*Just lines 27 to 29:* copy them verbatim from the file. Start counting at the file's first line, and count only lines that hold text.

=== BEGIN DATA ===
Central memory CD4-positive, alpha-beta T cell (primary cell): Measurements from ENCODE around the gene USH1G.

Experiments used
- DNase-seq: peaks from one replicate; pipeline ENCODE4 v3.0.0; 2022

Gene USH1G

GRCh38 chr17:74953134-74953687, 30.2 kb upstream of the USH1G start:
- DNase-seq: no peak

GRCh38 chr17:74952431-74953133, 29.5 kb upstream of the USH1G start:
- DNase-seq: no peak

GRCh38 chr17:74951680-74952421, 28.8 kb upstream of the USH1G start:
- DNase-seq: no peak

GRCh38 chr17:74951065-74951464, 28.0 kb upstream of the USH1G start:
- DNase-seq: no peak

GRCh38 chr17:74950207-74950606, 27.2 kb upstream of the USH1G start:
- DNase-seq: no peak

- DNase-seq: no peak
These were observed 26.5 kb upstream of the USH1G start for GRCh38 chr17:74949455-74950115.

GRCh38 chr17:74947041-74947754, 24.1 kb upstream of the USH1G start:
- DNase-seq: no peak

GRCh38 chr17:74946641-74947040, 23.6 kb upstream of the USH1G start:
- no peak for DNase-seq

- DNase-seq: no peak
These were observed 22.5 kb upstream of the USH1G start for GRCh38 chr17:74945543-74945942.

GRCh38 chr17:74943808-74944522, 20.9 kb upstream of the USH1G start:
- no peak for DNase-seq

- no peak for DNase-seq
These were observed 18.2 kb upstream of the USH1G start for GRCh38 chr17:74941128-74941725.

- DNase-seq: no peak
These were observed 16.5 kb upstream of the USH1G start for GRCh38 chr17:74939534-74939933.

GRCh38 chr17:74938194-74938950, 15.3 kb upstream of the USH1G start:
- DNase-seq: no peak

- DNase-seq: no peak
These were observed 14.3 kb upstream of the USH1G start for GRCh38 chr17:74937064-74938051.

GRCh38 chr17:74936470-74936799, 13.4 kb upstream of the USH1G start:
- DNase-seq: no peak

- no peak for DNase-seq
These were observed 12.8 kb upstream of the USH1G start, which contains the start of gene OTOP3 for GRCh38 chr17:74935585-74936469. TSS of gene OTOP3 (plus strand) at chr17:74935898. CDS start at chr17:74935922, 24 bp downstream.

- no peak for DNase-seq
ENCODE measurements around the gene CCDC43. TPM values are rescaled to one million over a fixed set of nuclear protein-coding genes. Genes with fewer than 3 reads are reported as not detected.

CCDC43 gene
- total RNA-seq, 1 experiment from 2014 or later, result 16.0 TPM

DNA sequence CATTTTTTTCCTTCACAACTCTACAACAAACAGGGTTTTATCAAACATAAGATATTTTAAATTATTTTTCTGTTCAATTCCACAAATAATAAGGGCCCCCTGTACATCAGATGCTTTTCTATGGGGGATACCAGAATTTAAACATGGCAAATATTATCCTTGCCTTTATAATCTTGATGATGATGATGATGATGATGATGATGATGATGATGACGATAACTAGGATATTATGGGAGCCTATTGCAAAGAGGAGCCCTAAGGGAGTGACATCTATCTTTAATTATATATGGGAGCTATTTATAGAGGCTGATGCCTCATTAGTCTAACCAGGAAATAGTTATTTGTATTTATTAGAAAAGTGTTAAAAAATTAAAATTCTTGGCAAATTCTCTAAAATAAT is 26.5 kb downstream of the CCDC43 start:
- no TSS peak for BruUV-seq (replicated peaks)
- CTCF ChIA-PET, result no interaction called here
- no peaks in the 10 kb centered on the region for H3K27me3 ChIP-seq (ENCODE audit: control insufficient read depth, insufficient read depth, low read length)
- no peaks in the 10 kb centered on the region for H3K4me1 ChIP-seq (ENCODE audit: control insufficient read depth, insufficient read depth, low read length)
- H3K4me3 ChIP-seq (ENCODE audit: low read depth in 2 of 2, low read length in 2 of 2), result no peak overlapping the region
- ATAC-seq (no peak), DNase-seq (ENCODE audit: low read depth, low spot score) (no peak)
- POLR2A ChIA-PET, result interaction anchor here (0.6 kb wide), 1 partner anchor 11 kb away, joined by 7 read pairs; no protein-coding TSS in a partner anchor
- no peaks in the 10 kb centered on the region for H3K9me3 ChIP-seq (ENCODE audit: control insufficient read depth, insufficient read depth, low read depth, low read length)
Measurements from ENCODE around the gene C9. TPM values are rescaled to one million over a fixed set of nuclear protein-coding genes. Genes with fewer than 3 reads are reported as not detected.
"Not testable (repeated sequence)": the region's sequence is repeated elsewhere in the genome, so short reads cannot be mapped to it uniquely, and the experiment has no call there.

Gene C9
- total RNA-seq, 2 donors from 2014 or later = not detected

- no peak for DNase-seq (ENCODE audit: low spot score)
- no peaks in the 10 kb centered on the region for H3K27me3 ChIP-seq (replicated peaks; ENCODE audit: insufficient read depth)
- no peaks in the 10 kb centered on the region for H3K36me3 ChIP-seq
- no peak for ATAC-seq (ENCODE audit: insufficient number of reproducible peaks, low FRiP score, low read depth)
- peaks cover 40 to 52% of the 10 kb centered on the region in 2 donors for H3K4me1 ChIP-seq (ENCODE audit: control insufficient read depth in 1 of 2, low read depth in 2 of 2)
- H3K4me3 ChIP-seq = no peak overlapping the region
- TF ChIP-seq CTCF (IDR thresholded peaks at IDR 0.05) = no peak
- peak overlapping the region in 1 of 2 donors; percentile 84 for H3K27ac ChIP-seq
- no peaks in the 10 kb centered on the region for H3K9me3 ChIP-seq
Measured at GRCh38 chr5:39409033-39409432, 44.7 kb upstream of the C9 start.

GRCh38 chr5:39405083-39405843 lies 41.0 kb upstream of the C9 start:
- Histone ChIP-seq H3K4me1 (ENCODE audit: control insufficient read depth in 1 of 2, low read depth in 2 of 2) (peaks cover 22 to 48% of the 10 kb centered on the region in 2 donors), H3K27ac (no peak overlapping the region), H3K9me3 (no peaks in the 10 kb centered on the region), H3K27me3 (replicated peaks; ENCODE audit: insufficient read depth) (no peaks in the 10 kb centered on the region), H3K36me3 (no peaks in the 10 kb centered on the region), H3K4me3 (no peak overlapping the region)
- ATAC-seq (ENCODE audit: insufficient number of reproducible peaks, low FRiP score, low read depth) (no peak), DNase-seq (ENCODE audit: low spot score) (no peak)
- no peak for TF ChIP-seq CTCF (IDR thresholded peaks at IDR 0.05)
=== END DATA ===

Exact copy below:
- DNase-seq: no peak
These were observed 16.5 kb upstream of the USH1G start for GRCh38 chr17:74939534-74939933.

GRCh38 chr17:74938194-74938950, 15.3 kb upstream of the USH1G start: